In this installment (check out previous installments here: part 1, part 2) I want to give you some practical tips and checks that you can use in your piano purchasing quest. I’ll try to keep this not overly technical but the geekish among you can dig deeper or contact us with your questions.
First, let’s have a reality check. If you are looking at a new piano or a used piano that is 15 years old or less in good condition and it is from a well respected builder it is probably functionally okay. Modern pianos are typically free of major problems like slipping pin blocks or cracked soundboards that plagued instruments from the early 20th century. Issues can happen but they are not common. You should still sit down and try the action and listen to the over-all sound quality and see if you find it pleasing. That should be a no-brainer but you would be surprised how many people are reluctant to play in front of a piano salesperson.
Analogy time: Imagine going onto a car lot and choosing a car but then not taking it for a test drive because you don’t like to drive in front of people. If you do not play then have a friend play it for you (preferably a friend who actually plays) or you can ask the piano salesperson to play it for you. When I show someone a piano I try to play ‘objectively’ but some instruments are more inspirational than others. Some buyers like to have an independent piano technician go over the piano. If this is a big investment that might not be a bad idea but it is probably over-kill if the piano is under $2000 since the tech will probably charge at least $100 and probably more to go over it. One more important caveat here is that all bets are off if this is a used piano owned or used by a professional or used in a school. Think car with 200,000 miles.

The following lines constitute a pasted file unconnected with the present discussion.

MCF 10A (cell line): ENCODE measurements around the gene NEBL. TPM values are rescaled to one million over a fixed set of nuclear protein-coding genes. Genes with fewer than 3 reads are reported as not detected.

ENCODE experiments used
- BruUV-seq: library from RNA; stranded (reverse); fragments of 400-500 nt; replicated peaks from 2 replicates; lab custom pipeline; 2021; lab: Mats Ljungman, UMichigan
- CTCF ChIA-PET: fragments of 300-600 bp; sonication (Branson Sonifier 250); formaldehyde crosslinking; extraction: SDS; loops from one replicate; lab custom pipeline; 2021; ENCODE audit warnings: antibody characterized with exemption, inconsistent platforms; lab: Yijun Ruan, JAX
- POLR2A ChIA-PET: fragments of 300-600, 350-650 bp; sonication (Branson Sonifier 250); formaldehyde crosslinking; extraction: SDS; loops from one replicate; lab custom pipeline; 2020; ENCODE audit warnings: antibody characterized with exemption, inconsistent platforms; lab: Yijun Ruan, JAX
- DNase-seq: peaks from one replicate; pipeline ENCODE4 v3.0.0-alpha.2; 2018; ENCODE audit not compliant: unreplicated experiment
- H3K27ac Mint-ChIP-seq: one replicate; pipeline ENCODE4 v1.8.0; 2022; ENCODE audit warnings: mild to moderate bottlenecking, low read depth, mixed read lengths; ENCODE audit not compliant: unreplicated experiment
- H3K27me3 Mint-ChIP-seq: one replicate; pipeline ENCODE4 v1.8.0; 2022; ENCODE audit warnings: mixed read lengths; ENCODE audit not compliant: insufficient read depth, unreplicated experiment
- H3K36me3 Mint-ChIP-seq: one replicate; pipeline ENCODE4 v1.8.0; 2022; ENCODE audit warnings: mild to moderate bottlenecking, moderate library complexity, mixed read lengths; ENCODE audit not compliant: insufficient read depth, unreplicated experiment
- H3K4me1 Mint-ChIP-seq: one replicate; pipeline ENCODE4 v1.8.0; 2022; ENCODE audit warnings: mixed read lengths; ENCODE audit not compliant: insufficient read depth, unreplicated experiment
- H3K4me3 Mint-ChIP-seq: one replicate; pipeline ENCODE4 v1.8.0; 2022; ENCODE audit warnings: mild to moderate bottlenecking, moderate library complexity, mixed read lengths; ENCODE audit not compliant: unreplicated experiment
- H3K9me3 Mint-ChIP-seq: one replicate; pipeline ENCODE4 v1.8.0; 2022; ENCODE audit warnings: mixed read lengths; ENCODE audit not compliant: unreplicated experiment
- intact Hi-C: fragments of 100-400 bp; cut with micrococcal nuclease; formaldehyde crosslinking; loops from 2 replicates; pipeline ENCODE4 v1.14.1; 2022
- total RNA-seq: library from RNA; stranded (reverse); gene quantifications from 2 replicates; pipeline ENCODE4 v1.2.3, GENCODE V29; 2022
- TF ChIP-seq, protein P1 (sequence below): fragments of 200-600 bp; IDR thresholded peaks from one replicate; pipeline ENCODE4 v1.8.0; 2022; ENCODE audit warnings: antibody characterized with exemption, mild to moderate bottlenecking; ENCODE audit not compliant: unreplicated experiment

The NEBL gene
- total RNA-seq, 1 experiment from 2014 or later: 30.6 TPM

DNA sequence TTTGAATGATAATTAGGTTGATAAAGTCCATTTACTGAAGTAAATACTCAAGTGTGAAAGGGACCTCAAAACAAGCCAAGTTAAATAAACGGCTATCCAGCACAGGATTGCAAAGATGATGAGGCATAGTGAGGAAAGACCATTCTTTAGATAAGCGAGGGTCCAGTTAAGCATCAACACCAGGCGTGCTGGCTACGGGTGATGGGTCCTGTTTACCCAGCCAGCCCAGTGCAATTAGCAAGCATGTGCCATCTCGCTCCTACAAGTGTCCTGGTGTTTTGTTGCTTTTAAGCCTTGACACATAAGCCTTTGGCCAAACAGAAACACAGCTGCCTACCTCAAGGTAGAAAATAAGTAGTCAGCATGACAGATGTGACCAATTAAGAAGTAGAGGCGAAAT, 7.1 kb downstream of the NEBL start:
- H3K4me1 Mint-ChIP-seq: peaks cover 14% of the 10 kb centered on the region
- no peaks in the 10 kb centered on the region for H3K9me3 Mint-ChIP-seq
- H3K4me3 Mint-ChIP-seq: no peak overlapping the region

Tips and Checks
I will digress from my digressing now and get back to the tips and checks. A little pen light is a great item to have when probing the dusty innards of a piano. You might print this list out and keep it with you as a reference while you are doing your inspection.
Hammers: Check the faces of the hammers. Are there big grooves, little grooves or is there little or no wear. Especially check the hammers from middle C on down because they will typically show more wear from the bigger strings in the bass range. This is like the old trick on a used car of looking to see how much wear is on the pedals if the reading on the odometer looks too low to be believed. The wear on hammers is a big clue as to how much the piano has been played. Guitars sound better when they are played a lot. Pianos just wear out. If the look of the hammers doesn’t match the rest of the insides of the piano it may mean that they have been changed. Also, if the hammers look unusually small they may have been reshaped by a technician at least once – another indication of wear.